And some additional info (my machine has 64 GByte).
I used a 16 GByte cache for previous DB results.
DBs are stored non compressed 1 bit/position.
DBs are loaded by 4K Blocks in the Cache.
The program I used was based upon the work of Michel and Harm (you can find still some references in the source).
For the DB generation (mostly in pairs) 2 blocks of 16 GByte are allocated.
I could use (as a further optimization) the whole 32 GByte for symmetrical DBs, which i didn't implement yet.
First phase is called CP, so Capture and Promotion.
This is the only phase where other DBs are called (and as we are in Breakthrough mode we don't need to access other DBs for the score).
After this the iteration process starts, but so far moving through all indexes, so a forward scan, and not (as Michel implemented) a queue based backwards scan approach (which is far more efficient in the later stage).
The parallel implementation divides the index space in equal parts, and synchronization is done via a ::WaitForMultipleObjects function.
I still need to check if the partition for large DBs does not contain errors, and if so I will distribute the source for those interested.
Of course my impementation is quite different for at least two reasons: 1) I can use only 32Gb RAM, 2) I add a compression mechanism.
Let's take as an exemple the 6x5db. The number of positions is 12 423 500 232 but when it is white to play there are 2 000 174 981 positions without capture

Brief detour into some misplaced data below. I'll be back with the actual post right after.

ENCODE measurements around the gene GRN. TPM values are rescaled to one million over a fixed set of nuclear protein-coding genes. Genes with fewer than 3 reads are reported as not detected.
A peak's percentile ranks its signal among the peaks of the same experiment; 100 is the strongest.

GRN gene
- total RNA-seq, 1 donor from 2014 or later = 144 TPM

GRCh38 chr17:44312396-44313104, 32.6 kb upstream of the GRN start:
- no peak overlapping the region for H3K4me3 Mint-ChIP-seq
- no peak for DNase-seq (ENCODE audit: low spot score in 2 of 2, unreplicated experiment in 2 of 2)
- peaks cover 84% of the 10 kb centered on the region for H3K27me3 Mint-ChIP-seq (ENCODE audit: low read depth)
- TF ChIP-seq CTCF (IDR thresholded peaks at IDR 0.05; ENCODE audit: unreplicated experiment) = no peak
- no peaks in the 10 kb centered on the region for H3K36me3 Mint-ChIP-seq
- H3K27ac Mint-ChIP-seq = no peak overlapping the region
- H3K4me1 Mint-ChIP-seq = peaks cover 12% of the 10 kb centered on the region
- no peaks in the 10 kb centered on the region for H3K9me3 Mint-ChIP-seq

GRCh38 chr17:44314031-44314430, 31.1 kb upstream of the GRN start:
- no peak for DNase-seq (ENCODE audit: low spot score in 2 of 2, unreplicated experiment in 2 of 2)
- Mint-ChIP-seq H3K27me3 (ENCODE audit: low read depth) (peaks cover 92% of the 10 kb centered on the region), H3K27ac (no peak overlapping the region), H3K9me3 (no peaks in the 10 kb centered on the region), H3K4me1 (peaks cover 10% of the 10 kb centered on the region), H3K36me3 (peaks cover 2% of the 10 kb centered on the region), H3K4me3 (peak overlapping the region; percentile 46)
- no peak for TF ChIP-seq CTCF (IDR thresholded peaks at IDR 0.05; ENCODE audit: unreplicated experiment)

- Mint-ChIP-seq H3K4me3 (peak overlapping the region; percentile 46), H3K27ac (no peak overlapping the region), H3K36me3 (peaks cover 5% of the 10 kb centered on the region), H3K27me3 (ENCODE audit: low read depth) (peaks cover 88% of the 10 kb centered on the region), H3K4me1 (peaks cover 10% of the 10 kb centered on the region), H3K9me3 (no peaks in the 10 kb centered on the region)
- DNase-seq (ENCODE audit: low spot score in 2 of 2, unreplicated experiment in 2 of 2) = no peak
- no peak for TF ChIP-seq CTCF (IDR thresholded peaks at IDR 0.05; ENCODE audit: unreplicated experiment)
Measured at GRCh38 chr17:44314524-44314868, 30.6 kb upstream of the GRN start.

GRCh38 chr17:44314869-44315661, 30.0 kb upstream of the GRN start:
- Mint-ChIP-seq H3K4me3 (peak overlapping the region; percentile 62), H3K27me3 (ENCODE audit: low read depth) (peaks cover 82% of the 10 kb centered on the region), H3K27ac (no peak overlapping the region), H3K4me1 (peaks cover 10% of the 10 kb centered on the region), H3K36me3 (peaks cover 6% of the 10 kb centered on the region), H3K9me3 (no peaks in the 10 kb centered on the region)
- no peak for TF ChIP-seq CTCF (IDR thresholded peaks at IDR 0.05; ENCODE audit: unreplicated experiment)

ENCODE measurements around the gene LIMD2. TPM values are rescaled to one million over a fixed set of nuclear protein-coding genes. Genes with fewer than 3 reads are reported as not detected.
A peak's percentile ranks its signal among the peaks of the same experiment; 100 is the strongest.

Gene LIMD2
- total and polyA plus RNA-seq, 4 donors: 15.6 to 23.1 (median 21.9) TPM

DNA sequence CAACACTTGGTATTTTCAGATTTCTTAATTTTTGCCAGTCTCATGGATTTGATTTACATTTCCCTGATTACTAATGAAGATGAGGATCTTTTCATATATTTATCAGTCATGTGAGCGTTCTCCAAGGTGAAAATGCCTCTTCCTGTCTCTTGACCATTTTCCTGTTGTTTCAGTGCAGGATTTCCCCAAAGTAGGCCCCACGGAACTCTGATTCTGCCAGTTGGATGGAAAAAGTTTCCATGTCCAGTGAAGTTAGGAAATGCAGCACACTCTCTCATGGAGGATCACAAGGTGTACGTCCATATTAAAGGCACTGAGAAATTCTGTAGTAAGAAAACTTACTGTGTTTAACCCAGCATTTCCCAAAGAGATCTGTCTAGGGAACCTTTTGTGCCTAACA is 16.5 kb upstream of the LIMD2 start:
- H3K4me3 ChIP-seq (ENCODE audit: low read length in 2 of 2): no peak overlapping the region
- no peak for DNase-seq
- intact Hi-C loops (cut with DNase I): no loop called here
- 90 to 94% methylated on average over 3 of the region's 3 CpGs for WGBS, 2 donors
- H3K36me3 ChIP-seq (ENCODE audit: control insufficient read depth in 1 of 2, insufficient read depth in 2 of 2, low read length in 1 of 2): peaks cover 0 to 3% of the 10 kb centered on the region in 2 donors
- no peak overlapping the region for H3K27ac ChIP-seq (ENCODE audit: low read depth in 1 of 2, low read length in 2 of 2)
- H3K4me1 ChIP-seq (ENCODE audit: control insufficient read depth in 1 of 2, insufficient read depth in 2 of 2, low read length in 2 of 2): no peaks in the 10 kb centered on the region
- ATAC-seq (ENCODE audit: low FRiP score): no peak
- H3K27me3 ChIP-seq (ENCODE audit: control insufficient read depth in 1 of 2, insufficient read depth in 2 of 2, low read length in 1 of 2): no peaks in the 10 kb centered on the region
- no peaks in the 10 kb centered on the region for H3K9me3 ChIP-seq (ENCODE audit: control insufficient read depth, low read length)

and with black to play there are 1 974 384 083 positions whithout catpure . Because I am unable to calculate an index without holes for the positions without captures and because it of no use to have an index whithout holes for 12 423 500 232 I decided to build a quite simple index on 37 026 007 200 (number of black configurations * number of white configurations).
Now I have to choose a compression mechanism as simple as possible with an access to the db as fast as possible. I eliminate immediatly all sophistacated solutions and chose simply to store all relevant positions in a sequential order with 32bits/per position (the less significant bits of the index position) hoping that I have to store in the db less than 1% of the positions which is really the case.
To solve my lack of memory I divide the index space in block of 4G positions.
As soon as a block of 4G positions have been handled the results are stored directly in the db and the access to this part of the db is made possible by the standard access to all the db.
On the disk the db is divided in blocks of 4K.
Our implementation being completely different we could be 100% confident when we reach the same figures don't we?